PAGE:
The decision to live and work in a new country commonly plays out in a practical scenario that is both daunting and complex. This is largely due to the fact that life as a ‘newbie expat’ is always associated with its fair share of financial conditions and considerations.

Here are 10 essential finance tips for new expatriates

1. Keep an eye on conversion rates

One of the first points of difference you’ll notice when it comes to your finances is the need to ‘get a handle on’ conversion rates. To make it all a bit easier we’ve spoken to CBA, who have provided their cba exchange rates online.

To break it down, these figures reflect how much value your new foreign currency holds in comparison with the currency of your home country. It is essential to check constant fluctuations before making purchases so that you can assess the ‘real value’ of foreign goods and services.

2. Have multiple accounts

It is crucial to cover all bases when you are operating as an expatriate — and, there are specific international bank accounts that come recommended. Also, it will greatly assist you to open an account at a local branch in your new country (or countries) of residence, whilst still keeping one or two accounts active back at home.

This means you will be able to easily access your money and avoid punishing foreign exchange fees. At the same time, your original accounts will keep stock of your affairs for taxation purposes and also provide a solid emergency fund.

3. Assess your best living arrangement

There are a lot of factors to consider when it comes to your accommodation/s. You may be able to come to an arrangement with your employer — this will remove all the potential red tape associated with finding, securing and paying for your own.

Alternatively, short-term (and possibly longer-term as you settle in) rentals may be an option. There are always pros and cons associated with an international mortgage — always make sure you look at every possible angle before taking the plunge!

4. Research inheritance laws

Realise that some countries have some pretty odd (and restrictive) inheritance laws. This pertains especially to those contained within the Middle East, with governments that operate under Sharia Law. In this case, a spouse will not receive an inheritance, rather it will be passed on to the closest male relative.

Also, in the U.S. the threat of double taxation on inheritance is very real! Although you may hope for the best, the consequences are pretty severe should you neglect to do your research and take steps accordingly —  the most common form of recourse is to protect assets via offshore accounts.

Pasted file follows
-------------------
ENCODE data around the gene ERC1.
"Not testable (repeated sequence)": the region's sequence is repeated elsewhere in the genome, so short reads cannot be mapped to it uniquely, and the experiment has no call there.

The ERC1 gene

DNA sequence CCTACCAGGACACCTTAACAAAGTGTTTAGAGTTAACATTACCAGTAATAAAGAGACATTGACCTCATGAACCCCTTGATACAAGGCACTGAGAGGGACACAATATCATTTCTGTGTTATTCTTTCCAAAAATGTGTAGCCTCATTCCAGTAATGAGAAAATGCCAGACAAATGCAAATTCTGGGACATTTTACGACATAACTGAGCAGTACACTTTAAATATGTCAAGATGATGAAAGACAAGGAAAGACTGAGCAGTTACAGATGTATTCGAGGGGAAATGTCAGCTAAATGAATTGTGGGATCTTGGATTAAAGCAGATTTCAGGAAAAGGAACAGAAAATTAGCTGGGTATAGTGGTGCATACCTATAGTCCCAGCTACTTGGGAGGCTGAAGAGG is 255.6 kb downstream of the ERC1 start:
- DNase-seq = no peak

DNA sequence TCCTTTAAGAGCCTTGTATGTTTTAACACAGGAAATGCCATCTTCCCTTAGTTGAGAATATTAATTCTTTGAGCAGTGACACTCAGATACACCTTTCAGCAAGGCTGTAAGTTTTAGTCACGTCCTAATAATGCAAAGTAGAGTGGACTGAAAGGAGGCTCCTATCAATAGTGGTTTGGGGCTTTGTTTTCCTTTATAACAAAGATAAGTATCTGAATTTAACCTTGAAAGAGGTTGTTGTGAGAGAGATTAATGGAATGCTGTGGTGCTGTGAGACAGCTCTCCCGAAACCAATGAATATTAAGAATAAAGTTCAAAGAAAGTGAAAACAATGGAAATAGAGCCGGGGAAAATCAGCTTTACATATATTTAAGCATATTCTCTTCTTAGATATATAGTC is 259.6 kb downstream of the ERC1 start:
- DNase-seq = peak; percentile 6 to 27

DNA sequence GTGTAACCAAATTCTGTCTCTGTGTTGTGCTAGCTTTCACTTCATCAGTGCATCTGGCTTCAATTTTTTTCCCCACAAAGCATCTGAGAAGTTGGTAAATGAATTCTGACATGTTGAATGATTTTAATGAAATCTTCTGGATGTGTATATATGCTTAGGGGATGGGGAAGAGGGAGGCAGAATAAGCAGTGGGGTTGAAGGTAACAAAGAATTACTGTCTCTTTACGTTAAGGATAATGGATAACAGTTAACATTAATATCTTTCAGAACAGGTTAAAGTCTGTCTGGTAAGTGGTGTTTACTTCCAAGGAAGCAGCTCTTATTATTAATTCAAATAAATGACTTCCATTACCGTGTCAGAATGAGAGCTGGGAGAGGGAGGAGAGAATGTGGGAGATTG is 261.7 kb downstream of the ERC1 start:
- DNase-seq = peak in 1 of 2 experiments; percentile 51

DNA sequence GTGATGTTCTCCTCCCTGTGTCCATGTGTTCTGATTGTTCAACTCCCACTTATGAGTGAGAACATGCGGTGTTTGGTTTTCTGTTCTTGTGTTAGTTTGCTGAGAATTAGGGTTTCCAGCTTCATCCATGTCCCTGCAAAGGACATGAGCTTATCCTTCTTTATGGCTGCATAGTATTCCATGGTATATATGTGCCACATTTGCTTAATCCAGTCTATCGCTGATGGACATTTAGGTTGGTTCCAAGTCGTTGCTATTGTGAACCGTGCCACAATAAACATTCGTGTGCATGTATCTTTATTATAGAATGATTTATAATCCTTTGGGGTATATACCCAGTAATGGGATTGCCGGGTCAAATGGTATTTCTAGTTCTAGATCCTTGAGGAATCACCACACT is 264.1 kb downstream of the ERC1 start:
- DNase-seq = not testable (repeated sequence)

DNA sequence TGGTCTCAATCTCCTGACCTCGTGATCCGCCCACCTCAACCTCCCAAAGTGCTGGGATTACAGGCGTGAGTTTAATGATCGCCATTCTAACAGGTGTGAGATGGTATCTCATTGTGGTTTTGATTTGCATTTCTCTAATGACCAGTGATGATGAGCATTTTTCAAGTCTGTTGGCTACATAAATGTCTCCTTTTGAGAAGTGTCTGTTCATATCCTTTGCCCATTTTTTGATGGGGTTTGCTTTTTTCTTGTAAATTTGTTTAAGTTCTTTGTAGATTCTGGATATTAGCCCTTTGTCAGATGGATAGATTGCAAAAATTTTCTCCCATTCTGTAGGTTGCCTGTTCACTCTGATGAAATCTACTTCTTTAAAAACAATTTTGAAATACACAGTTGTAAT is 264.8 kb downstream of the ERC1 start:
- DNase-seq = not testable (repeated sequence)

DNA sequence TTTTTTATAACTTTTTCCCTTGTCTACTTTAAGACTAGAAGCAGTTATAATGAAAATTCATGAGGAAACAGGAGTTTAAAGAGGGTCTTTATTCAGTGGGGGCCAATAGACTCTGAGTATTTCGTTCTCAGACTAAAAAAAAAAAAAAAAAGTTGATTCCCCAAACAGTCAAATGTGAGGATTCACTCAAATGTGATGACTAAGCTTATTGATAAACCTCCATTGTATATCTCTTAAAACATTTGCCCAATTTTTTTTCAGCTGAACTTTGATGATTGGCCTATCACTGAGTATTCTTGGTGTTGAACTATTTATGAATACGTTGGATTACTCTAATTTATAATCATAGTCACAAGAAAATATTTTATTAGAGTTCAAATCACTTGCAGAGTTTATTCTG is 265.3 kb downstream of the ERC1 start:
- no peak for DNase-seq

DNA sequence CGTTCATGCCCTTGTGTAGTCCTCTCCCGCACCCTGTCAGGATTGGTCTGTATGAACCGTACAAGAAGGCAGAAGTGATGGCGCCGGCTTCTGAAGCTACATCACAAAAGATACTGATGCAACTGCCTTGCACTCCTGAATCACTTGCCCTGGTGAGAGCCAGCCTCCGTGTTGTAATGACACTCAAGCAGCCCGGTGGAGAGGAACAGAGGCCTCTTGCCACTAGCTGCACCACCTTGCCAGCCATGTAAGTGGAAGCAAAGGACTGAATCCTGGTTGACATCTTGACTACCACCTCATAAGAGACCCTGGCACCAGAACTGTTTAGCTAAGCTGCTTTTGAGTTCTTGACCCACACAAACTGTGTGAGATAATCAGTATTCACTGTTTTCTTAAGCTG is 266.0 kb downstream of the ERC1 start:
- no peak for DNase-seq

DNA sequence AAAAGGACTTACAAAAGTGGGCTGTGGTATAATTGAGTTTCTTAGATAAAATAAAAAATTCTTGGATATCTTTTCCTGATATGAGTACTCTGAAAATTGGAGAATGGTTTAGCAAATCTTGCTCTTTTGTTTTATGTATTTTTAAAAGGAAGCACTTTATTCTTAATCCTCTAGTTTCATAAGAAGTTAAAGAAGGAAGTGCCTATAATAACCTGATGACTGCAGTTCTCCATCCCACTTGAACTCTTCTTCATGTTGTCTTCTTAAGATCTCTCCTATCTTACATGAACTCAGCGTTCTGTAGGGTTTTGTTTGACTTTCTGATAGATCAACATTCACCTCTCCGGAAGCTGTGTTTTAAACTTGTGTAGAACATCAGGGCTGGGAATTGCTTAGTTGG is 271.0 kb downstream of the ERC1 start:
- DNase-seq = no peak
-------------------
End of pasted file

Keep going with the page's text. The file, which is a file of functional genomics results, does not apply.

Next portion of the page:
5. Meet your tax obligations

Take note that that as an expat you are still required to file a tax return back home. Although you are unlikely to be ‘double taxed’ the formalities still need to be followed and this is usually best placed in the hands of a suitably qualified professional.

6. Plan your pensions

Not only is taxation more complicated as an expat, so too are pensions. This is because ‘pension pots’ in disparate countries aren’t always ‘indexed linked’ — meaning these funds lose value over time.

It’s really important to plan what is happening with your pension.  Plus, you will need to understand the rules about what you can save and when you can access these funds, ie. the ‘retirement age’ in your new host country (or countries).

7. Make sure your insurance is valid

The plot thickens even further when applied to the validity of your insurance. Just because you have health or life insurance back home does not mean you are covered overseas! Ensure that you check all your existing policies (seeking out new ones if need be) to make certain that you have international coverage.

8. Employ a financial planner

If you are feeling like the sum of all your ‘financial stuff’ looms too large as an expat, perhaps it is time to call in the experts? It can be a good idea to delegate these responsibilities, as you will have more time to focus on daily business (and also hopefully have time for a life)!

9. Invest for your future

Don’t just let the money you earn as an expat ‘collect dust’ in everyday bank accounts — make sure you ‘put it to work’. Relatively safe channels like fixed deposits, government bonds and mutual funds are well worth looking into when investing in your future!

10. Decide when it’s time to return home

One of the biggest financial (and general life questions) you will have to answer after becoming an expat concern when to return home. Going in with a plan is always a good idea — that way you won’t have to grapple with all the complexities of this conundrum. Knowing ‘when to get in and when to get out’ is half the battle!

We hope you have found value in the above 10 pointers. They are by no means comprehensive. There are many monetary aspects that must be managed in making the jump to relocate and work overseas. Planning and research is key to making this the move (or moves) of a lifetime!